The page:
Of late, I have gone from trying to change the problem to trying to understand it.
Numerous Christian academic historians have weighed in on the historical misadventures of David Barton, often with unclear results in the church world. A recent example is the decision of the Missouri Baptist Convention to sponsor a talk by David Barton in MO near the end of the month. Despite clear evidence from academic Christian historians that Mr. Barton’s talks are laced with significant historical problems, the executive director of the MBC told me:
We are grateful for the opportunity to help a leading Missouri Baptist church serve as host of the conference. Whatever your views on David Barton, we support the event and encourage Missouri Baptists to hear him out and decide for themselves. In my many years in Baptist life, I have found my fellow Baptists to be fair-minded and discerning people who love the truth. Certainly, we agree with the stated mission of WallBuilders: to educate the nation concerning the Godly foundation of our country; to provide information to federal, state, and local officials as they develop public policies that reflect Biblical values; and to encourage Christians to be involved in the civic arena.
Gregg Frazer, historian at The Master’s College said in response:
Baptists may well be “fair-minded and discerning people who love the truth” and it is good that the president wants Missouri Baptists to “decide for themselves.” The problem is that in order to properly discern and to properly decide on truth, people must have access to proper information and actual truth. Missouri Baptists, for example, would never come to the truth of the Gospel if all that was presented to them was Buddhism or Islam. In order to come to a proper conclusion, one must have access to the truth. How can they learn truth if Missouri Baptists hear only manufactured “history” – history as some wish it had been; history as constructed from partial quotes, quotes out of context, misleading half-truths, and complete falsehoods? The vast majority of Missourians/Americans do not have the time or resources to study primary historical documents – so they put their faith in people who claim to have done that study. When that trust is misplaced, Missouri Baptists will inevitably draw false conclusions – through no fault of their own.
If Missouri Baptists are going to hear the eccentric views of self-proclaimed historians and still have a chance to know the truth and to discern it, they must also hear from someone who can point out misleading tactics and errors and show them the actual texts that are distorted and manipulated. I’m from Missouri; I trust that Missourians could discern properly between two alternatives. But IF THEY ONLY HEAR ONE SIDE, HOW CAN THEY MAKE A PROPER DETERMINATION?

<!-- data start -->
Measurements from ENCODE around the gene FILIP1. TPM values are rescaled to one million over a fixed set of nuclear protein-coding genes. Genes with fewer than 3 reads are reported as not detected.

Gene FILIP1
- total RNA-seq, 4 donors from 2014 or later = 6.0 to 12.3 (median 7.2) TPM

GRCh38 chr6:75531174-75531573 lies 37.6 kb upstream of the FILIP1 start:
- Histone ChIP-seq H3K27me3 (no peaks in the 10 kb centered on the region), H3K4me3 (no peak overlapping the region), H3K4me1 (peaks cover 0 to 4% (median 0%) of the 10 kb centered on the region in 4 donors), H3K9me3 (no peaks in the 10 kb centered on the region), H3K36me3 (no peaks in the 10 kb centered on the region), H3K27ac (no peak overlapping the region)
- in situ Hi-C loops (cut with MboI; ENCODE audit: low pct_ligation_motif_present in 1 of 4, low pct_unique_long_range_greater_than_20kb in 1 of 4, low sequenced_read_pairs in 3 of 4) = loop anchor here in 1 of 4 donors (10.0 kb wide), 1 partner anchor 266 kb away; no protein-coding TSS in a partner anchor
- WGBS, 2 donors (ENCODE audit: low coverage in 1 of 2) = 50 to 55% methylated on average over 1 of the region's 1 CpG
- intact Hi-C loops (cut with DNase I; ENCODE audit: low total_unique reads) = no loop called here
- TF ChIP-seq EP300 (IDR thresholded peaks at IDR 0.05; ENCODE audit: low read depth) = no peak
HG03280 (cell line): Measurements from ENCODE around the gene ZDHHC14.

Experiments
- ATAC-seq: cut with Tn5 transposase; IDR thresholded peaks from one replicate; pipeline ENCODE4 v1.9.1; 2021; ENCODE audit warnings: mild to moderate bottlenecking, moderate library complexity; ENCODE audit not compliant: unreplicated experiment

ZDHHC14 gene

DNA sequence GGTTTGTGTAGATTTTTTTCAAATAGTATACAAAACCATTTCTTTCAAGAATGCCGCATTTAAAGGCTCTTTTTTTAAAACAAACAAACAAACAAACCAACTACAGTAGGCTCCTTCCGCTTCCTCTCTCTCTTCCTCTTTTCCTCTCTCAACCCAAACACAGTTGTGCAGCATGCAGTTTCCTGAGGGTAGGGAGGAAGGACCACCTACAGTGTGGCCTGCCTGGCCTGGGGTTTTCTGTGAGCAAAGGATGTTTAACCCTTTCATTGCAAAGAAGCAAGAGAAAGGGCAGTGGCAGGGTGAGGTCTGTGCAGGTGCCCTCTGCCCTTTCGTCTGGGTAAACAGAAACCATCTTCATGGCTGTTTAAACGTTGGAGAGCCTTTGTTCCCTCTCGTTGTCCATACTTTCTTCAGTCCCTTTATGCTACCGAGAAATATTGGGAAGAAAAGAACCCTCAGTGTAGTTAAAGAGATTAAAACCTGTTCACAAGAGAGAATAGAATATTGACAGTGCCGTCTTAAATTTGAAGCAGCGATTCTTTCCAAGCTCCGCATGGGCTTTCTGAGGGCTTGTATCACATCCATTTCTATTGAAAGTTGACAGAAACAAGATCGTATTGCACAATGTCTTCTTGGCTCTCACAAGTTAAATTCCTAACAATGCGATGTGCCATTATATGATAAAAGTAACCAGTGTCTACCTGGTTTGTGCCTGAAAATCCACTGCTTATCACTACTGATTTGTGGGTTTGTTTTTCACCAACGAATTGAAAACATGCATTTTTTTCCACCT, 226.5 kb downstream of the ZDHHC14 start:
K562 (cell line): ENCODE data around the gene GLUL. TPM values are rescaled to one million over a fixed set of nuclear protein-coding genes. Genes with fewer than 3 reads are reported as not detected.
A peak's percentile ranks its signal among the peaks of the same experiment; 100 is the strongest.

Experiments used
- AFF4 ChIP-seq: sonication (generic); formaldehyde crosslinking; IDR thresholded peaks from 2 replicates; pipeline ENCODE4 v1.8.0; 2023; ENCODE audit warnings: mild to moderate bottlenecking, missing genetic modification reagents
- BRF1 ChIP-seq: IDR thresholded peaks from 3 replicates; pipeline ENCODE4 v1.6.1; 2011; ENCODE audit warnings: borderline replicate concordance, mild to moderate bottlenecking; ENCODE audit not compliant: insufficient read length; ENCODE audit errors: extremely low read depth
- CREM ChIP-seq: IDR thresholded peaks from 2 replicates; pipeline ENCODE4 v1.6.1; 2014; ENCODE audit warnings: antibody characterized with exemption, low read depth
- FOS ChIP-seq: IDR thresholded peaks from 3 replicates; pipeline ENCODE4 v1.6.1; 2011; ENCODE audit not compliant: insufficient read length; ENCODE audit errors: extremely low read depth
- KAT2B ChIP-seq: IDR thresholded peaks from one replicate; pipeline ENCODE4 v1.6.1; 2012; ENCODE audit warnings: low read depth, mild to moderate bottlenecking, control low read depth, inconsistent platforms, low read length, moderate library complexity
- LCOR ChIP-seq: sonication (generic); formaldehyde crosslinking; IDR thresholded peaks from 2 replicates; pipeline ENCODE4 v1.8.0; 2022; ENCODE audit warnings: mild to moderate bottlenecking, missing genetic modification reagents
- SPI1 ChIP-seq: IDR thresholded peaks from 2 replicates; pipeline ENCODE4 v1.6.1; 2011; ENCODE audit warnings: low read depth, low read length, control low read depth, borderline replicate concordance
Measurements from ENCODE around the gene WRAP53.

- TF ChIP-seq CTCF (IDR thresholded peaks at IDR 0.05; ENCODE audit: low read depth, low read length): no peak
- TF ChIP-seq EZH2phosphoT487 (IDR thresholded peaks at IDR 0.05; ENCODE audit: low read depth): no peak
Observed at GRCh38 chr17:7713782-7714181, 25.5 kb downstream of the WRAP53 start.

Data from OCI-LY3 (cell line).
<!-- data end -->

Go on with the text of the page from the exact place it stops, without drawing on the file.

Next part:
Of course, Frazer is correct.
Here is what I don’t understand. In the face of evidence that you are may be responsible for disseminating error, shouldn’t you check into it? This almost never happens. There is clear evidence that a problem exists and the person in charge does nothing but defend the decision.
Shouldn’t Dr. Yeats have a conversation with Hankins and Frazer?
I can supply him and his board with names of over 50 Christian academics who can provide relevant evidence regarding the matter at hand.
I wrote and asked the MBC why Christian academic historians don’t matter. No answer.
Southern Baptists send their children to Christian colleges to get an education from academics who have dedicated their lives to getting things right. Of course, we don’t always get it right but the values of the academy push us to correct where we are wrong and own up to it. However, when it comes to church work, respect for Christian colleges often goes out the window, at least in the area of historical scholarship. Wallbuilders has the right slogan so it doesn’t matter what the organization’s founder teaches or how many key facts he gets wrong.
Barton’s claims don’t just relate to America’s founding era. He has falsely claimed that violent crime has risen almost 700% since the early 1960s (crime did rise until the mid-1990s but has been falling since then). He has misled audiences about HIV vaccines, PTSD, and numerous other more current issues. He even claimed to play college basketball for Oral Roberts University. He didn’t. This was debunked by ORU. He claimed to be a translator for the Russian national gymnastics team (they brought their own). His book on Thomas Jefferson was pulled from publication by a Christian publisher after they fact checked it. Much more could be said.
Shouldn’t the people responsible for these meetings check into these things?
I realize that the MBC may be at odds with the parent convention over religion and politics. Recently, the SBC pulled an invitation for Ben Carson to speak at an event due to concerns about those entanglements. Perhaps the MBC leadership disagrees with that approach and wants a more political approach to religion. However, if so, that is no reason to mislead the people you are responsible for.
Think about that for a minute. The SBC pulled Ben Carson’s invitation but the MBC is rock solid on sponsoring David Barton.
Something is wrong with this picture.